9 U.S.C. § 2 (emphasis added). “[T]he FAA was enacted pursuant to Congress' substantive power to regulate interstate commerce and admiralty.” Circuit City Stores, 532 U.S. at 112 (citing Prima Paint Corp. v. Flood & Conklin Mfg. Co., 388 U.S. 395, 405 (1967)). “[T]he [FAA] was applicable in state courts and preemptive of state laws hostile to arbitration.” Id. The Supreme Court has construed § 2 and particularly “the words ‘involving commerce, ' . . . as implementing Congress' intent ‘to exercise [its] commerce power to the full.'” Id.

         Under prevailing Supreme Court precedent, Congress may regulate “the channels of interstate commerce, ” “persons or things in interstate commerce, ” and “those activities that substantially affect interstate commerce.” United States v. Morrison, 529 U.S. 598, 609 (2000) (internal quotation marks omitted). The FAA goes exactly that far. The Supreme Court has observed that “the advantages of the arbitration process [do not] somehow disappear when transferred to the employment context.” Circuit City Stores, 532 U.S. at 123. This is because “[a]rbitration agreements allow parties to avoid the costs of litigation, a benefit that may be of particular importance in employment litigation, which often involves smaller sums of money than disputes concerning commercial contracts.” Id.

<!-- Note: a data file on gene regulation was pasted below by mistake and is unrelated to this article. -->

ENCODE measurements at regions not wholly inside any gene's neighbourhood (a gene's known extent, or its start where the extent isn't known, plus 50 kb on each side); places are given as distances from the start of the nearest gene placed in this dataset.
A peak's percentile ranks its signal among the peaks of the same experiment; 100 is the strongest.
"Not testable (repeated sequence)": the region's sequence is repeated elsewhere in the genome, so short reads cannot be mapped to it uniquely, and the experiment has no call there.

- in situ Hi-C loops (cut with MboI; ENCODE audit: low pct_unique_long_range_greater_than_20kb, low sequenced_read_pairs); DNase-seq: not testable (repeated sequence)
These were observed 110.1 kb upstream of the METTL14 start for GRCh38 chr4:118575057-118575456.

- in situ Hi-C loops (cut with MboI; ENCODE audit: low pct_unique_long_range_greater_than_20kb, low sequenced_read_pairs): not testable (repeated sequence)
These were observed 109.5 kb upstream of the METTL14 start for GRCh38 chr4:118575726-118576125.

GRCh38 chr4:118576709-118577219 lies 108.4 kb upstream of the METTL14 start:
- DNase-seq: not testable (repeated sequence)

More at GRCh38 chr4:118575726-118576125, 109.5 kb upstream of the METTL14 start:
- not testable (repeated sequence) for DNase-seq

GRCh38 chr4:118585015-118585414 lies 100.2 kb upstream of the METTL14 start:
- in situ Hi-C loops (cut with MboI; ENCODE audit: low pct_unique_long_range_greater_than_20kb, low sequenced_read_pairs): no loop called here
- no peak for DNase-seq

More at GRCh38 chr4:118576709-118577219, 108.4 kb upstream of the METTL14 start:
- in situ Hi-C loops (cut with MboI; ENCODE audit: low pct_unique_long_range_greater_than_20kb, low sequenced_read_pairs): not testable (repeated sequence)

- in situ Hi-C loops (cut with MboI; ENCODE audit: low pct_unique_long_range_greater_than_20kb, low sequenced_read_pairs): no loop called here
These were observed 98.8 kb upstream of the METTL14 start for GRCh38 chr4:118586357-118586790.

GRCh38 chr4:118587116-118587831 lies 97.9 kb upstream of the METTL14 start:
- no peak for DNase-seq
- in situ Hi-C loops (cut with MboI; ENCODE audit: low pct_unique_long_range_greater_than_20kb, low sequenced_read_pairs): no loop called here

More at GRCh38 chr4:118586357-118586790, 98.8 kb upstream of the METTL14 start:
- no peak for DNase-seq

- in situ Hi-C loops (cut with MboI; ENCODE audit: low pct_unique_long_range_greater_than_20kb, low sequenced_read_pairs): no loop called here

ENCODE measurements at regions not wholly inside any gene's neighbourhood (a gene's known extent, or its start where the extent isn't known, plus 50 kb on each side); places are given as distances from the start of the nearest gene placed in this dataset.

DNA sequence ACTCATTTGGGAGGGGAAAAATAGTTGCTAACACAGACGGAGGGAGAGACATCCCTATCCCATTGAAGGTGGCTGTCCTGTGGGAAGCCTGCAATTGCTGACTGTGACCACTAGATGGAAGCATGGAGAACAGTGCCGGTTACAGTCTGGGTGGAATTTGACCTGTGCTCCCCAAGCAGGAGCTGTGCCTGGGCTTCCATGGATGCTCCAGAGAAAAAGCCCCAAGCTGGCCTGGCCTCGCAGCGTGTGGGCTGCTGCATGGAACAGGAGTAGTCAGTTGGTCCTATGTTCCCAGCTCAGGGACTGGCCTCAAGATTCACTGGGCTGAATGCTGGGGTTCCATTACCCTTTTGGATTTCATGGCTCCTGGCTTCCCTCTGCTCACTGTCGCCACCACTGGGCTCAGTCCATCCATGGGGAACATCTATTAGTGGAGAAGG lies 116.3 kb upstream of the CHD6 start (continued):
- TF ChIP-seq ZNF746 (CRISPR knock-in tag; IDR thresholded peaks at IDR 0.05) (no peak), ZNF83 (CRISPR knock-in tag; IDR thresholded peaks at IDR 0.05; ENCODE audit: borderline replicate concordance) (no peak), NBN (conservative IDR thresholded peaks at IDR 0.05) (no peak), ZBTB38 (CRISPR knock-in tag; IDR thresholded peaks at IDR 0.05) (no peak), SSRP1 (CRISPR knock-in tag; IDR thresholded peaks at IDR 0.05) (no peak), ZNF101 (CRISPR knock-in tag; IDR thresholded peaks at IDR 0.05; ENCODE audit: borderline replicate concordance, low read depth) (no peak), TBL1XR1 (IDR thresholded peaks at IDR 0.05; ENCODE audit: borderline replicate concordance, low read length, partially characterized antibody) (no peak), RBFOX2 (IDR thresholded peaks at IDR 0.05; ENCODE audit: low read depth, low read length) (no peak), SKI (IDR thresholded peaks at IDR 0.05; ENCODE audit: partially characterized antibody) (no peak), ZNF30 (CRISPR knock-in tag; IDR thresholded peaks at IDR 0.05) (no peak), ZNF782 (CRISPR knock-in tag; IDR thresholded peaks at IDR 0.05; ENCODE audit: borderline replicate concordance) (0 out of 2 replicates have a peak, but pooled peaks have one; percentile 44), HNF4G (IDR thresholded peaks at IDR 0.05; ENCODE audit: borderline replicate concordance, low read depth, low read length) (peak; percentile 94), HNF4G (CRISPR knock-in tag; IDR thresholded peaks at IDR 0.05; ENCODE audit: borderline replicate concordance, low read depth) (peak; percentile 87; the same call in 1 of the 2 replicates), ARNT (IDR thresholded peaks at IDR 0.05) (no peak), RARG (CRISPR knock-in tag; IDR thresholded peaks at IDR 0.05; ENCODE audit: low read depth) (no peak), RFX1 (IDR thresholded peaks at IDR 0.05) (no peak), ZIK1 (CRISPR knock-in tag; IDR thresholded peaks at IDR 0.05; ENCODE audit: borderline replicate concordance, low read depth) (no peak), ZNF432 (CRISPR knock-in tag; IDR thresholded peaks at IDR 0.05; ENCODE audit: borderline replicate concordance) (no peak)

There is no doubt that Plaintiff's employment contract, dated September 20, 2008 until January 7, 2016, “involv[ed] commerce, ” within the Supreme Court's understanding. 9 U.S.C. § 2. Not only does Defendant conduct business in many interstate and foreign locations, a fact with which Plaintiff should have been acquainted from the outset of signing her Agreement, but Plaintiff herself admits that Defendant “sen[t] her to perform [her] duties . . . within and without the continental United States, ” Doc. No. 1, including foreign locations. Some of these “locations included, but were not limited to, the Philippines in July and September 2013; to Mexico in September 2013; to Phoenix, Arizona, twice, one time being June 2014; and to Christiansburg, VA on two occasions, one being in January 2014.” Id. Accordingly, the Agreement falls within the scope of the FAA, and Wood's third prong has been satisfied. It is “valid, irrevocable, and enforceable, save upon such grounds as exist at law or in equity for the revocation of any contract.” 9 U.S.C. § 2.